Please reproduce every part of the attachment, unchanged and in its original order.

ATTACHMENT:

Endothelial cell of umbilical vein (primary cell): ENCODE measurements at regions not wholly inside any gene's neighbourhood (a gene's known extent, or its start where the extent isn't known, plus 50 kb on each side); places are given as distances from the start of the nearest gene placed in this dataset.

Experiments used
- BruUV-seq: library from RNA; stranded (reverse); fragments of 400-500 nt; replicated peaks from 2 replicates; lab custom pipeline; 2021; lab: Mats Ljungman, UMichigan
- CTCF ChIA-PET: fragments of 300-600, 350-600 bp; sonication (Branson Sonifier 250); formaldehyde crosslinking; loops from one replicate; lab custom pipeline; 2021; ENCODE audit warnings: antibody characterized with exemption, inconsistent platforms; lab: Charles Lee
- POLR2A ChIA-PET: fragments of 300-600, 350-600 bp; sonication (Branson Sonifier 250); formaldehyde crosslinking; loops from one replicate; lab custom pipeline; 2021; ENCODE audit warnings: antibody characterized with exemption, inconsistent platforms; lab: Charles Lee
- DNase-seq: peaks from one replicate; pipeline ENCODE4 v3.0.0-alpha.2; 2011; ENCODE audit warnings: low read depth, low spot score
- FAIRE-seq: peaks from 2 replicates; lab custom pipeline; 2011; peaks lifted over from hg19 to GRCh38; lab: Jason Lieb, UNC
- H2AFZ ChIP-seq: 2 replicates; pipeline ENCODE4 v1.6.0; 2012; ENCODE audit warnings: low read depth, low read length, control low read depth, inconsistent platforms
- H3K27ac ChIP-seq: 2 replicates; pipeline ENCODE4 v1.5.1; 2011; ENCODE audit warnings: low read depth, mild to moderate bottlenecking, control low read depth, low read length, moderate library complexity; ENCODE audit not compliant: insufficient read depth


Endothelial cell of umbilical vein (primary cell): ENCODE measurements at regions not wholly inside any gene's neighbourhood (a gene's known extent, or its start where the extent isn't known, plus 50 kb on each side); places are given as distances from the start of the nearest gene placed in this dataset.

Experiments used
- BruUV-seq: library from RNA; stranded (reverse); fragments of 400-500 nt; replicated peaks from 2 replicates; lab custom pipeline; 2021; lab: Mats Ljungman, UMichigan
- CTCF ChIA-PET: fragments of 300-600, 350-600 bp; sonication (Branson Sonifier 250); formaldehyde crosslinking; loops from one replicate; lab custom pipeline; 2021; ENCODE audit warnings: antibody characterized with exemption, inconsistent platforms; lab: Charles Lee
- POLR2A ChIA-PET: fragments of 300-600, 350-600 bp; sonication (Branson Sonifier 250); formaldehyde crosslinking; loops from one replicate; lab custom pipeline; 2021; ENCODE audit warnings: antibody characterized with exemption, inconsistent platforms; lab: Charles Lee
- DNase-seq: peaks from one replicate; pipeline ENCODE4 v3.0.0-alpha.2; 2011; ENCODE audit warnings: low read depth, low spot score
- FAIRE-seq: peaks from 2 replicates; lab custom pipeline; 2011; peaks lifted over from hg19 to GRCh38; lab: Jason Lieb, UNC
- H2AFZ ChIP-seq: 2 replicates; pipeline ENCODE4 v1.6.0; 2012; ENCODE audit warnings: low read depth, low read length, control low read depth, inconsistent platforms
- H3K27ac ChIP-seq: 2 replicates; pipeline ENCODE4 v1.5.1; 2011; ENCODE audit warnings: low read depth, mild to moderate bottlenecking, control low read depth, low read length, moderate library complexity; ENCODE audit not compliant: insufficient read depth